Interviewee: Bob Lucas

Role: NC Marine Fisheries Commission chair

Date of Interview: August 9, 2016

Collection: 1997 North Carolina Fisheries Reform Act

Click on the link below to play the audio clip from the interviewee.

Abstract: Recreational angler Bob Lucas served as chair of the NC Marine Fisheries Commission and the NC Fisheries Moratorium Steering Committee during the 1990s. He was interviewed about the development and passage of the Fisheries Reform Act, and about the successes and shortcomings of the act as a framework for managing coastal fisheries resources.

Transcript: We came up with the idea of a moratorium to stop it all and try to bring the best minds together. Some of those were people on the commission; some were not. Some were commercial fisherman, recreational fishermen, people on the Marine Fisheries Commission, people from habitat and water quality backgrounds, professors, scientists. I was named Chairman of the Moratorium Steering Committee. And I was Chairman of the Marine Fisheries at the same time, which was a kind of a balancing act.

It was nothing to be on the front page of the News and Observer. So, we got a ton of coverage, much more probably than it deserved. And it was very controversial. In fact, one time I asked Governor Hunt, 'Is there anything in state government that's more controversial than fisheries?' He said, 'Hazardous waste. That's it.' I thought, well, aren't we in some kind of company!

I would say there were degrees of unity. I think everybody was united in wanting it to work, particularly once we got into it. And I think most people could see that this isn't just an exercise, this is going to turn into a law.

Now, probably the closest that came to derailing the process probably wouldn't surprise you, and that is: politics. When you have certain politicians that mean well, maybe somebody sees something's not going to their way so they're going to bypass the process and go to the politician to get it done. There was some of that. But what kept that from happening was the broad base, the broad base of the group.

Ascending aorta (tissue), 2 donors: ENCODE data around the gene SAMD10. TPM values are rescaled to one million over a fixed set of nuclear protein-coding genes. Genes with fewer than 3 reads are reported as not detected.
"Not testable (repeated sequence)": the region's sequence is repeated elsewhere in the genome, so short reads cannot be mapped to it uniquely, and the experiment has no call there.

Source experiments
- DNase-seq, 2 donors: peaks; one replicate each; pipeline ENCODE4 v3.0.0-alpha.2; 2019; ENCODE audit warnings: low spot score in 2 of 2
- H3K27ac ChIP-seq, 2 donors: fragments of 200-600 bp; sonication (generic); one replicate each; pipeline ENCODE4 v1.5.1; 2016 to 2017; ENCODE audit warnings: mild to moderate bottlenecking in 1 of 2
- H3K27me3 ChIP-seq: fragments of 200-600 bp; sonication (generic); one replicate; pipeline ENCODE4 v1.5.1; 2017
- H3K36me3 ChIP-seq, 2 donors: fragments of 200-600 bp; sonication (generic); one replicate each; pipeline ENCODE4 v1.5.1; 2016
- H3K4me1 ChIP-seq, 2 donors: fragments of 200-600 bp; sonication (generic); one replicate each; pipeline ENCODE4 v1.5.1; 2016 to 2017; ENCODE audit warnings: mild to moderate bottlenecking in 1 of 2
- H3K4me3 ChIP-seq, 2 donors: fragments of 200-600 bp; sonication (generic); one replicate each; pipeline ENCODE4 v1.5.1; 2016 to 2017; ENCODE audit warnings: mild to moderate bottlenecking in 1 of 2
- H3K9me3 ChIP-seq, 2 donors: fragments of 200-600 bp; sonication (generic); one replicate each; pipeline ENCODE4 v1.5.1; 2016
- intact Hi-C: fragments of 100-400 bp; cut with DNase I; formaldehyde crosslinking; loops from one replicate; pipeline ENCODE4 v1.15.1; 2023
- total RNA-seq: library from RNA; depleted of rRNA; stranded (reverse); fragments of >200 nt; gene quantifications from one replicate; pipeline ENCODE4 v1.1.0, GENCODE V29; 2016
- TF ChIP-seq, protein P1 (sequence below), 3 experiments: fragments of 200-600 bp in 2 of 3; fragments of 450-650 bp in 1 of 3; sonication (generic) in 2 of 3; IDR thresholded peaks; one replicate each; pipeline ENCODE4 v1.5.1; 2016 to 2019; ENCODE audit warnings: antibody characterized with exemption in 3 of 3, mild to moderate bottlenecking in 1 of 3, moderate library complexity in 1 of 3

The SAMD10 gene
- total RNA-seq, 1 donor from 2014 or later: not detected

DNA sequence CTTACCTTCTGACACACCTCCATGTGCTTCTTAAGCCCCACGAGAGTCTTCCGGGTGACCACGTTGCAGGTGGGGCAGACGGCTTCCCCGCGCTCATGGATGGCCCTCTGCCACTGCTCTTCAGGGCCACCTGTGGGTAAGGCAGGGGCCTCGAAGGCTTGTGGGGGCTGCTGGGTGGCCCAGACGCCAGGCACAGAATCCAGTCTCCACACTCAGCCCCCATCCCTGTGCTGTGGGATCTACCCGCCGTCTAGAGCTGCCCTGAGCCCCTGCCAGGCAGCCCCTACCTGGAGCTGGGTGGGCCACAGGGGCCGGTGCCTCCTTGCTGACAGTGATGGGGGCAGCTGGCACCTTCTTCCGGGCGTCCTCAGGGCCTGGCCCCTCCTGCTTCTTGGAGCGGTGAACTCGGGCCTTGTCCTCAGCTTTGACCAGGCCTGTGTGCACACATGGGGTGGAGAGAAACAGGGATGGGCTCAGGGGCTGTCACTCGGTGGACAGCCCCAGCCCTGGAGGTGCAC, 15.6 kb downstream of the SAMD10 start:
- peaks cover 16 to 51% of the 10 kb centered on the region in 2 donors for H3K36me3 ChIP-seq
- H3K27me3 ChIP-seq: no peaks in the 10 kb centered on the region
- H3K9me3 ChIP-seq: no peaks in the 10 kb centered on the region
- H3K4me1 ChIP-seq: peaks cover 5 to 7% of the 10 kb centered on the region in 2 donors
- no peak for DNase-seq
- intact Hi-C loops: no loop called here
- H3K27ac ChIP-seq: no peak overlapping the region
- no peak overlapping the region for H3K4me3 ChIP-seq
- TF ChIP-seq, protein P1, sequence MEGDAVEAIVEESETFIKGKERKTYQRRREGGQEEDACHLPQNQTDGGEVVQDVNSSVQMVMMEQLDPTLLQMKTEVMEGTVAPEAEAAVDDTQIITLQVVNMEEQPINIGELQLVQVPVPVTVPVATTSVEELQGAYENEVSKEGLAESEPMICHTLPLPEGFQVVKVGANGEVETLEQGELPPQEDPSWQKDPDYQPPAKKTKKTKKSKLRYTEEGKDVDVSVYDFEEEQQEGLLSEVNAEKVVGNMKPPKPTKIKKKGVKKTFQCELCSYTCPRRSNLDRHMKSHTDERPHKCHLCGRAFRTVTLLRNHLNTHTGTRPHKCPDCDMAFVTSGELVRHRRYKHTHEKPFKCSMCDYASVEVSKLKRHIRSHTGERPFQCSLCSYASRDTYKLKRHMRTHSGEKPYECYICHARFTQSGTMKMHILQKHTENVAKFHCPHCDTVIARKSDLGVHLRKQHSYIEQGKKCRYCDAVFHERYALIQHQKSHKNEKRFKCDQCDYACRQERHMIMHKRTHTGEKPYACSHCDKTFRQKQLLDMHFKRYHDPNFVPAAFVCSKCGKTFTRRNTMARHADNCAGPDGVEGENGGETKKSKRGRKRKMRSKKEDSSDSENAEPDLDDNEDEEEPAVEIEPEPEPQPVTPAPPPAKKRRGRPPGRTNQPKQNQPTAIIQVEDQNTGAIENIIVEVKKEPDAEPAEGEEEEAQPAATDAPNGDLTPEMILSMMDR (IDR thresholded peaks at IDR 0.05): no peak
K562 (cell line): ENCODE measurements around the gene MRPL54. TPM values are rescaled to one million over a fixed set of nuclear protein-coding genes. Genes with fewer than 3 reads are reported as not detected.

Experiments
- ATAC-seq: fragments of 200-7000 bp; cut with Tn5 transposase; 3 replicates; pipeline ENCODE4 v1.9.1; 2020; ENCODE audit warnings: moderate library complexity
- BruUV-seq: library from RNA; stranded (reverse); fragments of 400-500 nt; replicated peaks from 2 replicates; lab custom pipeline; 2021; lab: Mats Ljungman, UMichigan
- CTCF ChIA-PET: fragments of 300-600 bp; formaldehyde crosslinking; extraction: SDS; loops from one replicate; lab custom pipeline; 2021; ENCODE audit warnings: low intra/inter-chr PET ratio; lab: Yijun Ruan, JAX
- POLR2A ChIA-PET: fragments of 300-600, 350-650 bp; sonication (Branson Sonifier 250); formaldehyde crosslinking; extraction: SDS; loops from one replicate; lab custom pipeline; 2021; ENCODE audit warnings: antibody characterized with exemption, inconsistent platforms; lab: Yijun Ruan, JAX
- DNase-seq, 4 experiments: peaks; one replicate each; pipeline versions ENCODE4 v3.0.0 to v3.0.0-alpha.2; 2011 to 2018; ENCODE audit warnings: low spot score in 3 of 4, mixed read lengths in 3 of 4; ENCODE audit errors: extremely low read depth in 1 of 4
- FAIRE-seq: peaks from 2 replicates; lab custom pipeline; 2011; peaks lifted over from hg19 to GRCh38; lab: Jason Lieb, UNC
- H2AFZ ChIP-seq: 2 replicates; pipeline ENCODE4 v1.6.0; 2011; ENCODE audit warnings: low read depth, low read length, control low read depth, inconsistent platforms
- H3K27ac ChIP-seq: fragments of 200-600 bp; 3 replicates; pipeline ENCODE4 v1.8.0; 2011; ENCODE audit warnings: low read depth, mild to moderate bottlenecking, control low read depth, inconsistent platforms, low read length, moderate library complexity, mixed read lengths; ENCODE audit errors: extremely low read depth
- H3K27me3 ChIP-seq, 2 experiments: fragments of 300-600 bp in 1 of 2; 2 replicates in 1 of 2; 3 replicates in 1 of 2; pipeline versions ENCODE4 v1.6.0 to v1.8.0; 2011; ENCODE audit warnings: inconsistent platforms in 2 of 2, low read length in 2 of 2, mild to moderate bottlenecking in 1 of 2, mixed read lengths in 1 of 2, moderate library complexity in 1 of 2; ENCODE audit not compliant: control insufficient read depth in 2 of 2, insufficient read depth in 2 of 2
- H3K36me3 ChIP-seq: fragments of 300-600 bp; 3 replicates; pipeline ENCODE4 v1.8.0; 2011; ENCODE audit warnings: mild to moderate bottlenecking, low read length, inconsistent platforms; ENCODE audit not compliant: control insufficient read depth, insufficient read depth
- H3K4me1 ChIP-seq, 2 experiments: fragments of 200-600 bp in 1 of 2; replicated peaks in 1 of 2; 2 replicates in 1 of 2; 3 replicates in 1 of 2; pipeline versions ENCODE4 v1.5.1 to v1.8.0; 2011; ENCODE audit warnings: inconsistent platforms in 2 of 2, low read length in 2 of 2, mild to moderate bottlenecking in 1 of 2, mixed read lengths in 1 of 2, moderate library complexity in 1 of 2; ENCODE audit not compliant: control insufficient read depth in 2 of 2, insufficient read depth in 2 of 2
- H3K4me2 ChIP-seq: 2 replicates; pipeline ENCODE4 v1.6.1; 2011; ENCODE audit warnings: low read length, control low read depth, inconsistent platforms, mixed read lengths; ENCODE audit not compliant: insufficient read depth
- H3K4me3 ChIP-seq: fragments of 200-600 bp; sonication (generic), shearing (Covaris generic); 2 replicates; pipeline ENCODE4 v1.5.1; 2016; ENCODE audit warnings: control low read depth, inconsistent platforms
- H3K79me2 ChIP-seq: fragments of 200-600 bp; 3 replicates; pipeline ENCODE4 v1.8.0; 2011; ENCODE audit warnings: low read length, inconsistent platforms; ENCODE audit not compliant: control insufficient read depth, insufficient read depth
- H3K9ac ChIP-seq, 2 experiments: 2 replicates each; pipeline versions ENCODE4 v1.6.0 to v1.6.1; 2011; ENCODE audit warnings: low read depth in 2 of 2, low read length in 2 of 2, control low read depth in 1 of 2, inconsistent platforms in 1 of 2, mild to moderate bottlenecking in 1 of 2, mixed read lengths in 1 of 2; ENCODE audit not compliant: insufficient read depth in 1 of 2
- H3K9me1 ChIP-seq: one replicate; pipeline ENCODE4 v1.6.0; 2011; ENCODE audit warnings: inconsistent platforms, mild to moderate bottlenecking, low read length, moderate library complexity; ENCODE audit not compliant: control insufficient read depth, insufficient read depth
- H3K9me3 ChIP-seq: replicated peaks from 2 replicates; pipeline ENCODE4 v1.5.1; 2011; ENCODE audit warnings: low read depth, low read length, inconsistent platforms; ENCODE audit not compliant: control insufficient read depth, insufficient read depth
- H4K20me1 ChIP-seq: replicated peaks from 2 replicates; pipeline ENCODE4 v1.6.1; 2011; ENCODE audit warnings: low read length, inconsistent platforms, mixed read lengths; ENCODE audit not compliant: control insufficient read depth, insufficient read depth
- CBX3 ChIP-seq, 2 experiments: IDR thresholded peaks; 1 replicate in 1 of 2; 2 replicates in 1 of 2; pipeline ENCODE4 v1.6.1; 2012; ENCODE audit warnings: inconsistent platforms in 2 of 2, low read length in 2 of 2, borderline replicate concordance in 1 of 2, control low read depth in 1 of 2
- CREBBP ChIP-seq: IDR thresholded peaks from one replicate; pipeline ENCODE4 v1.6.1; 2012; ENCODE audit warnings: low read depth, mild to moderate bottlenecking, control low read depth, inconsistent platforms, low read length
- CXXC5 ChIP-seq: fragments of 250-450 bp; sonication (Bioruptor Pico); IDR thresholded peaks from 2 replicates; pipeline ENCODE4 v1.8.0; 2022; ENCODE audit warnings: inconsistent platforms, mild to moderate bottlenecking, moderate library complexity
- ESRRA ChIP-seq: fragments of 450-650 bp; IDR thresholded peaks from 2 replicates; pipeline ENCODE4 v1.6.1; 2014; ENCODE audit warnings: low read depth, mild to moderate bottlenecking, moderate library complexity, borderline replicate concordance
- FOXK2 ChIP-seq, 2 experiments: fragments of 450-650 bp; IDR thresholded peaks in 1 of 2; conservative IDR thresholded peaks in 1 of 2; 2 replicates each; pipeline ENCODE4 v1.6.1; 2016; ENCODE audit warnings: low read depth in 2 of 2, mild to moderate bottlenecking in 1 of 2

So, the first thing was: mandate the Fishery Management Plans. That was key. But, as I said, you've got to have the habitat and water protection, as well. So, it also mandated the development of coastal habitat plans. And that was done in other commissions. And so, it was an effort on our part to acknowledge that the problem with fisheries is not just 'Bob Lucas and everybody else catching too many of them;' there are other problems, such as water quality and habitat. So. that's why those plans were mandated.

But, you know what? All of that is worth the paper it's written on unless you provide the funding to do it. And, and the people have to go do it and they don't need to take forever to do it; go do it. And I don't want to get on too much of a soapbox, but the blueprint, if you will, of the [Fisheries Reform] Act, to me, even today--and I'm not saying this because I had a small part to play in it--but it will work. It will work. But you've got to follow it! And even though it's there, there's still that human inclination to want to bypass it.